Reporters Without Borders is thrilled with U.S. District Judge Robert Cleland’s ruling that Detroit Free Press reporter David Ashenfelter does not have to reveal his confidential sources from a 2004 article he wrote regarding a failed terrorism prosecution.
Cleland accepted Ashenfelter’s argument that naming his sources would violate Ashenfelter’s Fifth Amendment right under the U.S. Constitution to avoid self-incrimination.
“This is such a relief and a great news for freedom of the press. Cleland’s ruling reiterates the importance of protecting the identities of confidential sources in cases of public concern. In this case, the Fifth Amendment - rather than the First one - was invoked. But the decision is also a reminder that a federal shield law to protect reporters and their sources is a necessity,” stated Reporters Without Borders.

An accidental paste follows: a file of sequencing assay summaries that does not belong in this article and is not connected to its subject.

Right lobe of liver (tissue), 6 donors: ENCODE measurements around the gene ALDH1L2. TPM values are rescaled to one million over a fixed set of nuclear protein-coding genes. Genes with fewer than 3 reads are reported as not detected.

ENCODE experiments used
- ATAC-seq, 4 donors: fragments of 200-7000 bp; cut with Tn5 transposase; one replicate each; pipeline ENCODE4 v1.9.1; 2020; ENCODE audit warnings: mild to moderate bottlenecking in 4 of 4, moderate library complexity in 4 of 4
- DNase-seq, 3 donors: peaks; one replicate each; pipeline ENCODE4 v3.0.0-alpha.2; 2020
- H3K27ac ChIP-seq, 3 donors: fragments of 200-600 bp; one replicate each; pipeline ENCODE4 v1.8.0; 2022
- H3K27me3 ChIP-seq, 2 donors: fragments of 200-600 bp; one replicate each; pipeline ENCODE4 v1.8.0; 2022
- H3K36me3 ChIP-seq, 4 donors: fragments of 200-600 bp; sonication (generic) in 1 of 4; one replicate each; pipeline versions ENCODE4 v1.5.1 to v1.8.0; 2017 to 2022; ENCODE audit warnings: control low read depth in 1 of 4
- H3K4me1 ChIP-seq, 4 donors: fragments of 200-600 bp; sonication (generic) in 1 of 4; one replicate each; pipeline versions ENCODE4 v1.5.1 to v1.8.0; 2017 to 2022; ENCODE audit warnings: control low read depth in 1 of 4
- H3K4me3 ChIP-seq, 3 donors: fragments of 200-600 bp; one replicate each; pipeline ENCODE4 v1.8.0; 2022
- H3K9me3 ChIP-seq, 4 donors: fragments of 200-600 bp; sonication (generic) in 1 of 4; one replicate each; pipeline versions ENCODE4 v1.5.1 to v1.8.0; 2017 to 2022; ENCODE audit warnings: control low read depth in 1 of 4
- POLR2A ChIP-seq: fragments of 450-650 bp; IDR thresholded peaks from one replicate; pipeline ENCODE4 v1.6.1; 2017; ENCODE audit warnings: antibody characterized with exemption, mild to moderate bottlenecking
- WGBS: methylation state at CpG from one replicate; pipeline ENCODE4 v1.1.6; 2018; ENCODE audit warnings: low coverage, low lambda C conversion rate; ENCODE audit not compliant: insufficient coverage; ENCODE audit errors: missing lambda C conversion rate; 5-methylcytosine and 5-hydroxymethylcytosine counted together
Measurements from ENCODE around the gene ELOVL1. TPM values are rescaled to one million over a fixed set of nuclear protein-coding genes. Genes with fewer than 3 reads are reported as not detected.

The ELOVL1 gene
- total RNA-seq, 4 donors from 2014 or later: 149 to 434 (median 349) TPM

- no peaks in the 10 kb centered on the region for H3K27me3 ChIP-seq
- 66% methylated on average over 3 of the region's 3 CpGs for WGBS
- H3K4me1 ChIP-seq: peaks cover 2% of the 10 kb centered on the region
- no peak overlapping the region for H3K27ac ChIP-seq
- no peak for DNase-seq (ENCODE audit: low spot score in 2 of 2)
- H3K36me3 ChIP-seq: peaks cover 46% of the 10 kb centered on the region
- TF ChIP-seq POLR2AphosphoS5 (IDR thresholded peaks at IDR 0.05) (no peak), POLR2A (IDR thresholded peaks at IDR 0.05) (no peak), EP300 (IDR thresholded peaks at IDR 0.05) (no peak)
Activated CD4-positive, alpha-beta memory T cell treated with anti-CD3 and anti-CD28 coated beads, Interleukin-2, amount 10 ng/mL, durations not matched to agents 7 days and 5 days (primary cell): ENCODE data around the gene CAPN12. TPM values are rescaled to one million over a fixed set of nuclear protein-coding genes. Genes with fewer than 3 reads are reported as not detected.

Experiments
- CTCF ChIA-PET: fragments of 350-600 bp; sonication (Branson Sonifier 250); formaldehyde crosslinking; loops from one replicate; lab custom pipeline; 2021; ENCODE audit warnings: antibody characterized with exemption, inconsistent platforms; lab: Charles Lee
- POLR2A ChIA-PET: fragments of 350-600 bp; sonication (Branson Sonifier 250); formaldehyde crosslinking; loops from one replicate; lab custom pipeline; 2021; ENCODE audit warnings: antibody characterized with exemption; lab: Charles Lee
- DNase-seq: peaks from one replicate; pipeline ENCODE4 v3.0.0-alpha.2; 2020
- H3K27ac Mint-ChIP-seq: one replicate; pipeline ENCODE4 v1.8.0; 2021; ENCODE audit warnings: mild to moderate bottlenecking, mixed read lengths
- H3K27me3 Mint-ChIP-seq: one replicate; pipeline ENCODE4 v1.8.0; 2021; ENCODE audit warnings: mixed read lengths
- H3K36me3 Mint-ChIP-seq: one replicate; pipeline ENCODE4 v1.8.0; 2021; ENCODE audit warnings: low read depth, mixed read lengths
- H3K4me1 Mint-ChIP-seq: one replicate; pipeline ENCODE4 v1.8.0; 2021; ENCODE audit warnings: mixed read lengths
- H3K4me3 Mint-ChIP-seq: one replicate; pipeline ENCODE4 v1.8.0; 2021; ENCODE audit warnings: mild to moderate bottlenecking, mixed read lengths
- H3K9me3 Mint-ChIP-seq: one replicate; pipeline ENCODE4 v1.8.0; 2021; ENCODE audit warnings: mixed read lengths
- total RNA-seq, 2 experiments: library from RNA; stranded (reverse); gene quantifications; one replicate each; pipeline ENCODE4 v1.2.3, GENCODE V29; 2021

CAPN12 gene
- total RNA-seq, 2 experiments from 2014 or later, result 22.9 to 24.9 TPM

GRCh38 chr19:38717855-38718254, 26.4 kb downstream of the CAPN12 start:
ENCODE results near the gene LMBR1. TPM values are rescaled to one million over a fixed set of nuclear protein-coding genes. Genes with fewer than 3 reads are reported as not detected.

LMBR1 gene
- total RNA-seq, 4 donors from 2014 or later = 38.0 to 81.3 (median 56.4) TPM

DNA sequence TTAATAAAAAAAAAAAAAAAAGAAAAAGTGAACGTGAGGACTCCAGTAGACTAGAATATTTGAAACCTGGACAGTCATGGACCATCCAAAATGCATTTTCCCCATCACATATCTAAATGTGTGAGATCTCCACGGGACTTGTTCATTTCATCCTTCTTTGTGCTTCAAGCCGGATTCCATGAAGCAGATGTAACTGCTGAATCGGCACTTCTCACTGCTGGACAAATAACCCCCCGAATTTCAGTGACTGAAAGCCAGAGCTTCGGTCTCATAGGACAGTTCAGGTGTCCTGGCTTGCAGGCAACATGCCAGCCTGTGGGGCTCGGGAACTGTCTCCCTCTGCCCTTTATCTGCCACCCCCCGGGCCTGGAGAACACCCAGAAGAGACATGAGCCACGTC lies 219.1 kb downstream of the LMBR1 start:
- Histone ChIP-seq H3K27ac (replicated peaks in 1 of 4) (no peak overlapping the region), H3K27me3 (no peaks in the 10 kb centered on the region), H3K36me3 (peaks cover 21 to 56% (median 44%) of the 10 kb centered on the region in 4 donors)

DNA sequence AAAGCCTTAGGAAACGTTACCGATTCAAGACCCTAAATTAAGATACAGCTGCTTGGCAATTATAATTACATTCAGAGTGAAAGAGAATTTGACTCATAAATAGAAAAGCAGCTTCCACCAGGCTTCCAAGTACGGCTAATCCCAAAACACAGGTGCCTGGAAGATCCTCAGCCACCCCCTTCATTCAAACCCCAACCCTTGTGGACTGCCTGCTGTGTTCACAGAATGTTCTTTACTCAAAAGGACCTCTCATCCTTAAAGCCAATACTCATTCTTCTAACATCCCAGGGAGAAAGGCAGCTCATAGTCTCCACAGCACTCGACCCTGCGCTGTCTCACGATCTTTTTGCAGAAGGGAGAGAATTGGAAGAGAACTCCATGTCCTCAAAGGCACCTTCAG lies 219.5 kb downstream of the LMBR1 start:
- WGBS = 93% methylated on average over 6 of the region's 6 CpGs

“It was a good day for reporter Ashenfelter. Although he is still in peril, as the former federal prosecutor who is seeking his confidential sources plans to move for reconsideration. Still, in a case with plenty of ups and downs, this was an up day,” Ashenfelter’s attorney Herschel Fink told Reporters Without Borders in an e-mailed statement.
Ashenfelter used confidential government sources in his article that reported an investigation involving former U.S. Attorney Richard Convertino who prosecuted the first terrorism trial following the Sept. 11 2001 attacks.
Convertino who sued the Justice Department under the Privacy Act, subpoenaed Ashenfelter in 2006 for his confidential sources. Fighting to protect the identity of his sources, Ashenfelter first pleaded the First Amendment, however when that was denied he argued the Fifth Amendment right against self-incrimination as his defense, which ultimately protected him.
Ashenfelter, along with the entire staff of the Detroit Free Press, was awarded a Pulitzer Monday for local reporting in relation to their coverage of the text message scandal that exposed Kwame Kilpatrick, former Detroit Mayor.